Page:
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Keep Paper or Toss - Just Know Which!

Legal Lad and Get-it-Done Guy tell you what paperwork you need to keep and how long.

By
Michael W. Flynn
April 12, 2008

First, a disclaimer: Although I am an attorney, the legal information in this podcast is not intended to be a substitute for seeking personalized legal advice from an attorney licensed to practice in your jurisdiction. Further, I do not intend to create an attorney-client relationship with any listener.

Cami from Chicago wrote in:

"I am a bit of a paper hoarder.  I mean well, but I don't want to lose any important records.  My problem is I don't know when to purge these records.  I've heard lots of conflicting information about what to purge and when.  I am hoping that you could set the record straight."

We all have tons of crap lying around – which docs do you keep, and which can you toss? What is the best way to store these docs, and how long do you have to keep everything?

LL: To begin there are several documents that you should keep safe, and keep forever. These document are relevant to claiming benefits and other legal rights.

First, keep all birth, marriage, divorce, and death certificates. These documents are needed for government benefits, remarriage, and many immigration proceedings. You should store them somewhere very safe, even if it is not convenient to retrieve them. This is because you will rarely need them, but when you do, you must have the originals in many instances.

Medical records: I recommend that you keep a copy of any medical records you have regarding immunizations, hospitalizations, and prescriptions. Your doctor has a copy of your most recent files, but things like immunizations are not as likely. Also, if the doctor's office burns down, you will not have these records. Documents related to public benefits: Keep all documents related to social security, medicare, medicaid and public assistance.  They are necessary to prove eligibility and payments.

Military and Selective Service Records: Keep safe all your military records for future benefits and future service. The military will likely keep a copy, but if you ever get into a dispute with the military over your records, it is very important to have your own copy.

Immigration Documents: Immigration documents are extremely important for the rest of your life for purposes of immigrating again, and to prove eligibility to vote in some circumstances. 

GDG: There are many records you want to keep temporarily, but then get rid of, like Pat's phone number. You remember Pat? The one who dumped you in 8th grade? Yes, it's finally time to move on. Basically, you can toss documents that don’t matter anymore. Any time you pay money, keep a receipt to prove you paid. Do this for bills, credit card purchases, mortgage payments, or installment payments. Keep it until you get the next statement showing your payment and the new balance. Then you can toss the receipt, and just keep the current statement. Once you get a new statement, you can shred the current one and keep the new one. On rare occasions, I've needed to find a statement that was months or years old, but generally for a small fee, my bank or mortgage company has been able to provide a copy, easily.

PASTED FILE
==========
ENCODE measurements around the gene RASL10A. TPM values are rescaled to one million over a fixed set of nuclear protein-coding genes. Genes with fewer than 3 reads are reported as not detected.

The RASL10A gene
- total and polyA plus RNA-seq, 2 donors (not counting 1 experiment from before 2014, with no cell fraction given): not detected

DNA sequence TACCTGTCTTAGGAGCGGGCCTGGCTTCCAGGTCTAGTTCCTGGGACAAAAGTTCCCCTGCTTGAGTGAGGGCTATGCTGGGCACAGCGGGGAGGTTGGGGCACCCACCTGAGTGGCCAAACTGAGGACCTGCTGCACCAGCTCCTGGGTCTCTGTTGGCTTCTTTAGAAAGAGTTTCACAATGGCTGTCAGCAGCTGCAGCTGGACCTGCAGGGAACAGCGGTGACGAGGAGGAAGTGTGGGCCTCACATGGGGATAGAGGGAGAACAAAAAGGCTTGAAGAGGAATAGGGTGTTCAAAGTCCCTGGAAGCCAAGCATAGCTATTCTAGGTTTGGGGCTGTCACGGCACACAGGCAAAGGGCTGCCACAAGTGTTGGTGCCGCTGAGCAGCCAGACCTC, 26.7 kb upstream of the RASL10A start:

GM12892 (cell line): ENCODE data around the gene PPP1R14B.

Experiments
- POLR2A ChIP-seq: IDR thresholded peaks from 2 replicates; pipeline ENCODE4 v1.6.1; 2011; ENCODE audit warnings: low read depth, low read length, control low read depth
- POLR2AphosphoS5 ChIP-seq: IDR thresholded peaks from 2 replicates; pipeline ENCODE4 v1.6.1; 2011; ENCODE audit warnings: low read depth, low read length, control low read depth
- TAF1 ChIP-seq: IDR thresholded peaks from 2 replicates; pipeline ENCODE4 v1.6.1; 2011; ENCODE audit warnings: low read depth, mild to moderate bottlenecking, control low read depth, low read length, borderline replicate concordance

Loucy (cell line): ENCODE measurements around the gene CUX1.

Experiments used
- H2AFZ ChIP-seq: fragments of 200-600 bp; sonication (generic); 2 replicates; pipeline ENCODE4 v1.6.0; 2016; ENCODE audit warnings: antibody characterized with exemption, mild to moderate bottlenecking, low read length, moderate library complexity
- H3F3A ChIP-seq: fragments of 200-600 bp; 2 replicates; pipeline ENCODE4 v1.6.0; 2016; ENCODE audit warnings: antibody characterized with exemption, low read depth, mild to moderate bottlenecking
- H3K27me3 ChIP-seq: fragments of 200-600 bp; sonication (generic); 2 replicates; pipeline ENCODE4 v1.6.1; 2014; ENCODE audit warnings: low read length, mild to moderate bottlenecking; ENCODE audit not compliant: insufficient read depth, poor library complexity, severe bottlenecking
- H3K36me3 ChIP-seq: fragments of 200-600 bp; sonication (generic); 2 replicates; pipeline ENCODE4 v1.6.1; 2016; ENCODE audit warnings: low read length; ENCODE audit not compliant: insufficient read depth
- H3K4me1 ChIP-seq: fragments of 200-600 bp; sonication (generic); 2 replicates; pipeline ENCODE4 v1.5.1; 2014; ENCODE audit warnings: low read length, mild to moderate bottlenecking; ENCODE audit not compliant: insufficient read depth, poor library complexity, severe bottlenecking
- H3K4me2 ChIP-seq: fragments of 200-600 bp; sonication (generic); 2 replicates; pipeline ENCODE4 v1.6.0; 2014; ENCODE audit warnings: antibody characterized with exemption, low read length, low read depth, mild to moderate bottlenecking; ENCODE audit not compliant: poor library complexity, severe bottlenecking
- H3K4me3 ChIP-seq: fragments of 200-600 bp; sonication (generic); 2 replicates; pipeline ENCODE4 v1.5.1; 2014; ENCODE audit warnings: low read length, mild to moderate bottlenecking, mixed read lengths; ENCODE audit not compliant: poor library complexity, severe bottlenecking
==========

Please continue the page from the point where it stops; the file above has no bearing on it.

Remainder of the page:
When you pay off a loan, keep a copy of the final statement proving you paid it. That way, if your credit record ever gets screwed up or someone forwards your closed loan to a collection agency, you can clear up the matter quickly. I keep loan payoff proof for seven years because I like the number seven.

When you're owed money, keep proof! If you send someone a bill or an invoice, keep a copy until it's paid. If you are awarded money as a rebate, or from a dispute award, or because you loaned someone money, get it in writing so you can prove the money should be yours. If you're loaning money to friends or family, consider using VirginMoneyUS.com. They help people loan money and track the loans in a professional manner.

For other items, like academic records, find out if you can get them again if you need them. If so, toss the paper. Believe me, your school will be thrilled beyond belief to forward your transcript to you should you need it again in the future. After all, you'll have to give them your mailing address so they'll be able to hit you up for money.

 
LL: Last, there are several ways to keep documents.  You should keep temporary documents in a file cabinet or drawer in your home or office that is well-organized. For those documents that require the originals, you can consider a home safe or bank safety deposit box. If you have access to a high-speed scanner, you can also just scan documents into a PDF format and save them on your computer and back up system. Most modern copiers have scanning capabilities.
 

Thank you for listening to Legal Lad’s Quick and Dirty Tips for a More Lawful Life and Get-It-Done Guy’s Quick and Dirty Tips to Work Less and Do More. Be sure to check out all the excellent Quick and Dirty Tips podcasts at QuickAndDirtyTips.com.

You can send questions and comments to legal@qdnow.com. Please note that doing so will not create an attorney-client relationship and will be used for the purposes of this podcast only.

Legal documents courtesy of Shutterstock.

 

 

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